Data Culture: Strategy is more important than tactics

Even though he lived 2,000 years ago, you’ve probably heard of the Chinese military strategist and general Sun Tzu. He’s known for a lot of things, but these days he’s best known for his work The Art of War[1], which captures military wisdom that is still studied and applied today

Even though Sun Tzu didn’t write about building a data culture[2], there’s still a lot we can learn from his writings. Perhaps the most relevant advice is this:

Building a data culture is hard. Keeping it going, and thriving, as the world and the organization change around you is harder. Perhaps the single most important thing[3] you can do to ensure long-term success is to define the strategic goals for your efforts.

Rather than doing all the other important and valuable tactical things, pause and think about why you’re doing them, and where you want to be once they’re done. This strategic reflection will prove invaluable, as it will help you prioritize, scope, and tune those tactical efforts.

Having a shared strategic vision makes everything else easier. At every step of the journey, any contributor can evaluate their actions against that strategic vision. When conflicts arise – as they inevitably will – your pre-defined strategic north star can help resolve them and to keep your efforts on track.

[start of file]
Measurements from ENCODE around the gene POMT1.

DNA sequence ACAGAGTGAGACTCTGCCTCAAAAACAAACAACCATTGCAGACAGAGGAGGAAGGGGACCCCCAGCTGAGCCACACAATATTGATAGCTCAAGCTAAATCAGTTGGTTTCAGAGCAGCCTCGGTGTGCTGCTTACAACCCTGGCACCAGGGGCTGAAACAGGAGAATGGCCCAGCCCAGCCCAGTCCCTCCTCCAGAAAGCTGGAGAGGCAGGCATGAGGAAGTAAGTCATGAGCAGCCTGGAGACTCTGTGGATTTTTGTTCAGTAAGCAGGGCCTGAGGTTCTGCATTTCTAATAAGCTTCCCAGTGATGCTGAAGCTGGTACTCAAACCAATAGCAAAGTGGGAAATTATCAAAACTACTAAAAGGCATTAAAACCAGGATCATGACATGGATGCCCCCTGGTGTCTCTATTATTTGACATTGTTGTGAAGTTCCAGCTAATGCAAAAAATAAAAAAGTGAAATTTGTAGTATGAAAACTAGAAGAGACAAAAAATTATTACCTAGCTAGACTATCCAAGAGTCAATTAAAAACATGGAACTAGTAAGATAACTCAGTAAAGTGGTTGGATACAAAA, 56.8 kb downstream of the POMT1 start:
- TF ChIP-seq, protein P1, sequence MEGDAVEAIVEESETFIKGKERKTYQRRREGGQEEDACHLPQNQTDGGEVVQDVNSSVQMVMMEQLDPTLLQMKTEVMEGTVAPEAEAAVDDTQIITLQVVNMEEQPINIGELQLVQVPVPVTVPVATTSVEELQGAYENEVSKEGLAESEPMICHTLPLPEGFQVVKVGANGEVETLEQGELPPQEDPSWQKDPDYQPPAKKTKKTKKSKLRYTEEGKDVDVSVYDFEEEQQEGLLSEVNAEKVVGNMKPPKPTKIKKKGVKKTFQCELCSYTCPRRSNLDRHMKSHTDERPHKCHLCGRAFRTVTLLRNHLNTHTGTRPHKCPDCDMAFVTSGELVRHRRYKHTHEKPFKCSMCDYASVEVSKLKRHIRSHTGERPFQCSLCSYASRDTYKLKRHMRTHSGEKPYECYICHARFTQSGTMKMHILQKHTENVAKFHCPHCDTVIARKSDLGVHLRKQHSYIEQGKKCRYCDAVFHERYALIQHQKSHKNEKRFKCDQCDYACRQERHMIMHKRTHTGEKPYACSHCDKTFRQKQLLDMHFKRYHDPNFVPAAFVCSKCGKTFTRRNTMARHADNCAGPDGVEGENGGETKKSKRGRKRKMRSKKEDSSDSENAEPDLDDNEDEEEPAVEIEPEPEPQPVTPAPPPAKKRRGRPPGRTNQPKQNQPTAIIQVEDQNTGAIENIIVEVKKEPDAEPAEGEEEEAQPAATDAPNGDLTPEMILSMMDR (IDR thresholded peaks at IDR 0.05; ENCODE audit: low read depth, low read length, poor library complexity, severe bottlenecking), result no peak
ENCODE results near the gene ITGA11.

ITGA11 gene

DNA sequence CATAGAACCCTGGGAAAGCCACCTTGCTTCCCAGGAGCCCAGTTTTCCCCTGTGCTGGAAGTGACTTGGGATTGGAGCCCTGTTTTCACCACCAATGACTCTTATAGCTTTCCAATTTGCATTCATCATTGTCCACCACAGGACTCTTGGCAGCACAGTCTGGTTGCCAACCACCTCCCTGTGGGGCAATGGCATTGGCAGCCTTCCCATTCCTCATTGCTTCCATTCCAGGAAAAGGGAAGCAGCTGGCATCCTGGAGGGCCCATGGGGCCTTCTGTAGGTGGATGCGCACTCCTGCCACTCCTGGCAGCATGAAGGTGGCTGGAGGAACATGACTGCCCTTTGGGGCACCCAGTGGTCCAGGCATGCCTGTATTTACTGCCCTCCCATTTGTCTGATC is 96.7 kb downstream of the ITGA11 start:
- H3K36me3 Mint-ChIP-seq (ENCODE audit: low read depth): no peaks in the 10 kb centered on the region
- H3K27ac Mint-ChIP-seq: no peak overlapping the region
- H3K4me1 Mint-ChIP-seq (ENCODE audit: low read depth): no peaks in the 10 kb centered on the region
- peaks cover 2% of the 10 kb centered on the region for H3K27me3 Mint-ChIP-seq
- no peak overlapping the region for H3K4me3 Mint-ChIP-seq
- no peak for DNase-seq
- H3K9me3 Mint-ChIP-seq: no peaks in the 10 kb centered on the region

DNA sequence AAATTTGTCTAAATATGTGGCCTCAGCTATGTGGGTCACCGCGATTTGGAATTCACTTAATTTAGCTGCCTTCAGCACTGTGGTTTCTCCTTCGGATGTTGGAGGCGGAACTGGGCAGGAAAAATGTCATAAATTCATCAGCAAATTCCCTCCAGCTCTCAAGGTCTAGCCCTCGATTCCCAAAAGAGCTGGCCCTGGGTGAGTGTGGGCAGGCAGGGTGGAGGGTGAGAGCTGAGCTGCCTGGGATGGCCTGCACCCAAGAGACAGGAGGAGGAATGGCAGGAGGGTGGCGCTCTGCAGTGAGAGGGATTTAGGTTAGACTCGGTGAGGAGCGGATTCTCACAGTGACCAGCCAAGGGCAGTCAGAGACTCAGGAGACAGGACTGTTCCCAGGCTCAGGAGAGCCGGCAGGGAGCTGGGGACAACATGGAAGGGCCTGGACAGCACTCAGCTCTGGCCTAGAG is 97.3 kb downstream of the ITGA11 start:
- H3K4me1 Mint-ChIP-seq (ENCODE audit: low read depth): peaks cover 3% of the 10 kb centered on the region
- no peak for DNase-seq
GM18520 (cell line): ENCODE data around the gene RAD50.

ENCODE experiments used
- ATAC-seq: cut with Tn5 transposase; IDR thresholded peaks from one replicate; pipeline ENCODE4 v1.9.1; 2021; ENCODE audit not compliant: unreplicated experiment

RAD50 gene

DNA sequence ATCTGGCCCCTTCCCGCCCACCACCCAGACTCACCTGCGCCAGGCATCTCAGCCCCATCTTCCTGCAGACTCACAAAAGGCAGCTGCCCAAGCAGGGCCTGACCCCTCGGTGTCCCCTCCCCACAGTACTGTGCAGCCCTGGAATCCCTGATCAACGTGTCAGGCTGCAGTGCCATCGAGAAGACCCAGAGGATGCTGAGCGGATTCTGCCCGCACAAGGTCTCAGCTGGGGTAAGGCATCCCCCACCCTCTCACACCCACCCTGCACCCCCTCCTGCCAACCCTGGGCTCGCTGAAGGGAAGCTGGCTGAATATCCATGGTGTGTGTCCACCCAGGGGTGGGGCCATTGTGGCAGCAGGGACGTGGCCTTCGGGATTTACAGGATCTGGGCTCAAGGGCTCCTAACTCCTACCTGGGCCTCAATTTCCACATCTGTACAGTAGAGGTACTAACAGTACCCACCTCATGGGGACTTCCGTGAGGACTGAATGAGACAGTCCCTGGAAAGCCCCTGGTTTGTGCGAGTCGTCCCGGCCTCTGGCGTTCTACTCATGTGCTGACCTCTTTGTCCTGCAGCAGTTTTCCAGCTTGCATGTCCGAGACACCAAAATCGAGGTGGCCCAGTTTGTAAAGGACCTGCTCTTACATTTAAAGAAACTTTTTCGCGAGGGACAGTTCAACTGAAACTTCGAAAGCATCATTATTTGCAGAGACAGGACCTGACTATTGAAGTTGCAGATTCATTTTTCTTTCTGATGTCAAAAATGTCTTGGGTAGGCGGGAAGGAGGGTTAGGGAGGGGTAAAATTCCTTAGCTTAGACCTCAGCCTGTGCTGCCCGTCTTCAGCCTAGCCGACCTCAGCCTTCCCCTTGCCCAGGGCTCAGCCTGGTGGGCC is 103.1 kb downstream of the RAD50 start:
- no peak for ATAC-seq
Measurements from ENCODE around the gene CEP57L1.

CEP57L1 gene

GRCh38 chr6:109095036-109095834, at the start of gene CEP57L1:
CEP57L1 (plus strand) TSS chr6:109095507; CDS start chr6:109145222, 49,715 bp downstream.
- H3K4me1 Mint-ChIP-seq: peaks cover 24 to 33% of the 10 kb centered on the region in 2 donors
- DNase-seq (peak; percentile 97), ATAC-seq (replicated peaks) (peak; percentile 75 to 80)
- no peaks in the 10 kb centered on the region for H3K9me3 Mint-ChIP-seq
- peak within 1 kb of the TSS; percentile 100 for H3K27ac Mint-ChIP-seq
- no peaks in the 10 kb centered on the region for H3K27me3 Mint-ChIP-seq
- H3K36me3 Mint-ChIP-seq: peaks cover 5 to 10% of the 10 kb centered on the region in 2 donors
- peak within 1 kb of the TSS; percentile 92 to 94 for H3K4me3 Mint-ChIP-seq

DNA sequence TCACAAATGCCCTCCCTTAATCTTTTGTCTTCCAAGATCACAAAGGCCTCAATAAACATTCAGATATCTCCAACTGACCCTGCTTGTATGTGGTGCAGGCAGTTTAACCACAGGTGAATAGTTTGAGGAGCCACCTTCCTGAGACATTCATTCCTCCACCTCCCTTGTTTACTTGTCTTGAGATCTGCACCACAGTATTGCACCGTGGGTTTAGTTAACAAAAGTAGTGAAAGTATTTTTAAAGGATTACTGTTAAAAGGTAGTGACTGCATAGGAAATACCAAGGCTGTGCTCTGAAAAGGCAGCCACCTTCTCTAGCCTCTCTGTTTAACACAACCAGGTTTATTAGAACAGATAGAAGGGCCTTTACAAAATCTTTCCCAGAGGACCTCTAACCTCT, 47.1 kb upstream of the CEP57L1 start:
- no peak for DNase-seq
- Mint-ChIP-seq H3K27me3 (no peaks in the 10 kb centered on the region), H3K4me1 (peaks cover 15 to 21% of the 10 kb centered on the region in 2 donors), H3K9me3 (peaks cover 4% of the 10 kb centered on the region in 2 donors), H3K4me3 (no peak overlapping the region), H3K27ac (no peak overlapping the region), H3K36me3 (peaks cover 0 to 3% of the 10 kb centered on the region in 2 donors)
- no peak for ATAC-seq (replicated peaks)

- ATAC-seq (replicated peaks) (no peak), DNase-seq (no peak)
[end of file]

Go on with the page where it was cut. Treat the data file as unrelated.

[1] Or possibly for the Sabaton album of the same name, which has a catchier bass line. And since Sabaton is a metal band led by history geeks, they also have this video that was released just a few weeks ago that looks at some of the history behind the album and song.

[2] Any more than Fiore wrote about business intelligence.

[3] I say “perhaps” because having an engaged executive sponsor is the other side of the strategy coin. Your executive sponsor will play a major role in defining your strategy, and in getting all necessary stakeholders on board with the strategy. Although I didn’t plan it this way, I’m quite pleased with the parallelism of having executive sponsorship be the first non-introductory video in the series, and having this one be the last non-summary video. It feels neat, and right, and satisfying.

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